Obviously, I work in costume so I see the costume first, but watching it as an audience member, when you see the whole picture, you're not just looking at the different elements of the sounds or set, you're actually looking at it as a whole bubble. We're creating a world. We're creating an environment for an audience member to be taken into, and consumed by the elements and the show. I think the costume plays a big part in that. I think it sort of takes you to another reality in the set of Dralion.
What has been the biggest challenge so far? I only joined about 11 weeks ago, so for me I joined a company that had already been on the road. It's a very different environment. You know we work together, we hang out together and we're in the same hotel together-- we spend a lot of time as a group. I guess the challenge is always going to be people, and getting along with people.
The majority of itself is learning a new company. They are a company that has been established for so many years and to be a part of that is fantastic, but you also have to learn, in my role, you have to learn how things are done because they've been done that way for a long time. It's about how you fit in and how your experience can fit in.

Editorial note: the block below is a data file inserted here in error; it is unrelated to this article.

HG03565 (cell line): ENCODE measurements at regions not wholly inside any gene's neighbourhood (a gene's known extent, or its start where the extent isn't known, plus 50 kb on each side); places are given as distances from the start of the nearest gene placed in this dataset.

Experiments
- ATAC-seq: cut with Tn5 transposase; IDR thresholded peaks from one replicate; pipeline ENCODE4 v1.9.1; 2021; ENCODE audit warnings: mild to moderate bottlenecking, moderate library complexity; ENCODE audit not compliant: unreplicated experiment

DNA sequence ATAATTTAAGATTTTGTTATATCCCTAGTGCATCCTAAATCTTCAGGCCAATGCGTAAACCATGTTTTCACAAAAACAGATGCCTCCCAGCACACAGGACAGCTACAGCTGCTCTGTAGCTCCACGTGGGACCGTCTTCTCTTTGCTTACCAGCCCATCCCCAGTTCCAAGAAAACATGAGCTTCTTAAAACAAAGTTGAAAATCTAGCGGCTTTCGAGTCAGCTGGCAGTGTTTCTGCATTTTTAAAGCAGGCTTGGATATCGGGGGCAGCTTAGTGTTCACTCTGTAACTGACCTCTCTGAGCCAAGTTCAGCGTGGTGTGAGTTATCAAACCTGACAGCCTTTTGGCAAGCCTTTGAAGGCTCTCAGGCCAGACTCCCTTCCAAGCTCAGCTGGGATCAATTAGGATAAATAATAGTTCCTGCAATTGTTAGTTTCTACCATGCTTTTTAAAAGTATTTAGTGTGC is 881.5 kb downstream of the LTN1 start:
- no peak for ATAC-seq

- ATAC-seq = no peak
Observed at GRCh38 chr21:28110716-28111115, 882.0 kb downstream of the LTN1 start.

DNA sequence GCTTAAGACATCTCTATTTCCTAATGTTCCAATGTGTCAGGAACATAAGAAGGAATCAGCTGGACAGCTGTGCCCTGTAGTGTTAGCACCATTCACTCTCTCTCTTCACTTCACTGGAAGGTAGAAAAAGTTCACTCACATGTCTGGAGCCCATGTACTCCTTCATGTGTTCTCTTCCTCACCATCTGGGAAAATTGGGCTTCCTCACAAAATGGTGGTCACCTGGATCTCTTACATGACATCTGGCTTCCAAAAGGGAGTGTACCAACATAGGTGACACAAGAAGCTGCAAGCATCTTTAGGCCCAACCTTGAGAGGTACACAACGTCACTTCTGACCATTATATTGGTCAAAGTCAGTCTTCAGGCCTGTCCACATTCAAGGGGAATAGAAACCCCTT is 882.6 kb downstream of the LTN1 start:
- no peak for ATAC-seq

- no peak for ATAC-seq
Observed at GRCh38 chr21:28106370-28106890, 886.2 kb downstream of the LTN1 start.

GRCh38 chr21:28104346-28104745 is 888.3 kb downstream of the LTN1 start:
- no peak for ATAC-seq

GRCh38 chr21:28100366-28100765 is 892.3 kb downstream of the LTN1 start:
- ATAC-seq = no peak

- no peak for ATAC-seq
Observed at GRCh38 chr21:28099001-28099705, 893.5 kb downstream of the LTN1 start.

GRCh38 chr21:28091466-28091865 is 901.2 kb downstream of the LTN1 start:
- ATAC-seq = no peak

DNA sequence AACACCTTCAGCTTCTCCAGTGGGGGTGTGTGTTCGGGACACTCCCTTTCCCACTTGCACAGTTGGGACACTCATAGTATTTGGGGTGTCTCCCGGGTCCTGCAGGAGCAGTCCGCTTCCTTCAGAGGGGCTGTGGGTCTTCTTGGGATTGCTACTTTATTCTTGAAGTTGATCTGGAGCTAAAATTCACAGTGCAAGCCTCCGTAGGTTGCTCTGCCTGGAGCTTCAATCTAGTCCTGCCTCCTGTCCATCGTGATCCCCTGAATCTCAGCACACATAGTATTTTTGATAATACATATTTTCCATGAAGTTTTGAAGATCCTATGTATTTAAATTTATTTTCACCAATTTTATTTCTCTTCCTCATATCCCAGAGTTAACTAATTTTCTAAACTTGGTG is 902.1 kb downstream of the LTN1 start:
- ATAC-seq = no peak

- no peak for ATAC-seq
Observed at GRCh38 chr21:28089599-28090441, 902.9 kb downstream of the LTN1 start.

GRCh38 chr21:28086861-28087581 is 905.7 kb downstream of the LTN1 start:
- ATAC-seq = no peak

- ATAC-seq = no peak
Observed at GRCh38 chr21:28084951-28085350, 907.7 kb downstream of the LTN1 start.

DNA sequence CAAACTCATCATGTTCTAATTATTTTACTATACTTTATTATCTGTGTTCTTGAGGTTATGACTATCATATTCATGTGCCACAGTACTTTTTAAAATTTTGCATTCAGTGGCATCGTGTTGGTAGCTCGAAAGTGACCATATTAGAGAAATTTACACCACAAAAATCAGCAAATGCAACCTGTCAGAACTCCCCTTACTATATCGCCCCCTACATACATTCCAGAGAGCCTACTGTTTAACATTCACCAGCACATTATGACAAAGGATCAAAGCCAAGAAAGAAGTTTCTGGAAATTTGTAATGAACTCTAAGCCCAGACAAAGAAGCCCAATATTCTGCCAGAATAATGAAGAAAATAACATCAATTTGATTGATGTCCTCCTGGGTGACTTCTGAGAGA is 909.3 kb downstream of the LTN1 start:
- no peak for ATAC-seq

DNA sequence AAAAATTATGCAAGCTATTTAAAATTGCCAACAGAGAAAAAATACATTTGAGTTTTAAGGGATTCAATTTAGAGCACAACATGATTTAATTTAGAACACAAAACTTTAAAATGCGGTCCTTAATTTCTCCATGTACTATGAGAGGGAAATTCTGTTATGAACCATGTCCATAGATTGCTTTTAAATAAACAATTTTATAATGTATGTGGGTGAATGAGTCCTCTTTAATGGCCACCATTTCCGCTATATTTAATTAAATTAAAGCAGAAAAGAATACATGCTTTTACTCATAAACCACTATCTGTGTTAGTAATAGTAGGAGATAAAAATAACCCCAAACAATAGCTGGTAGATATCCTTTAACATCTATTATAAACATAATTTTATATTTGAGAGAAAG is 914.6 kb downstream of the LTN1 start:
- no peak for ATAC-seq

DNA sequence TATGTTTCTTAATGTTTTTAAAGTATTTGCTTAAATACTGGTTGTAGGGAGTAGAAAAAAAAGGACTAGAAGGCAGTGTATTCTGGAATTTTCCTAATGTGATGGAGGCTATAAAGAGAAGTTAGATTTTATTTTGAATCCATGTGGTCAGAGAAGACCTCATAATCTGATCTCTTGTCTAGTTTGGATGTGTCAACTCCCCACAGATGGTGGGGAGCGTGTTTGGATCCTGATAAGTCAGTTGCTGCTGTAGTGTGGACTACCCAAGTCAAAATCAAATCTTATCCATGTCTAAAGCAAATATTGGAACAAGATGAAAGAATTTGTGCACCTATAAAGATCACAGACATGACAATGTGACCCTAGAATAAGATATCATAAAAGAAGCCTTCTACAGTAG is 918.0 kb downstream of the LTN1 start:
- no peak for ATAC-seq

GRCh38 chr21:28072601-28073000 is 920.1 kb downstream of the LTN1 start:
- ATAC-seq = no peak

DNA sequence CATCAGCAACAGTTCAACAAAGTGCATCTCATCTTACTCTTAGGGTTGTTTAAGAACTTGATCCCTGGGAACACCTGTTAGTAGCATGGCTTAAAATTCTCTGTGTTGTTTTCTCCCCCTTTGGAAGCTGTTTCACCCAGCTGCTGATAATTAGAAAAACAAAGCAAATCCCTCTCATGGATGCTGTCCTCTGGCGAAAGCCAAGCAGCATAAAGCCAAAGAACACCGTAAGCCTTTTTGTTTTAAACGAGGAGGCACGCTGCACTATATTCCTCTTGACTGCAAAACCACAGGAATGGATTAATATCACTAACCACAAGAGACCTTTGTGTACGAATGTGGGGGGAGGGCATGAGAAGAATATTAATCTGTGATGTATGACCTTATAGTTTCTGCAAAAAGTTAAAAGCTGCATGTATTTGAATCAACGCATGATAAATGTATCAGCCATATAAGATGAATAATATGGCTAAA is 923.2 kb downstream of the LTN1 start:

Watching the role for many years of what happens in Montreal with the skills of designing shoes and costumes, and then from there to learn from each other and actually pull that experience together can take a little bit of time. So I guess that's the most challenging is appreciating everybody skills, being able to put that to good use and providing the best that we can for our artists, really, and our audience.
After all the blood, sweat and tears that go into making what are considered pieces of art, what makes it all worth it for you to wake up the next morning and do it again? I love hearing people's reactions. I love, I know it sounds a bit cheesy, actually, but I do love watching the people walk away and go, "Wow, that's amazing."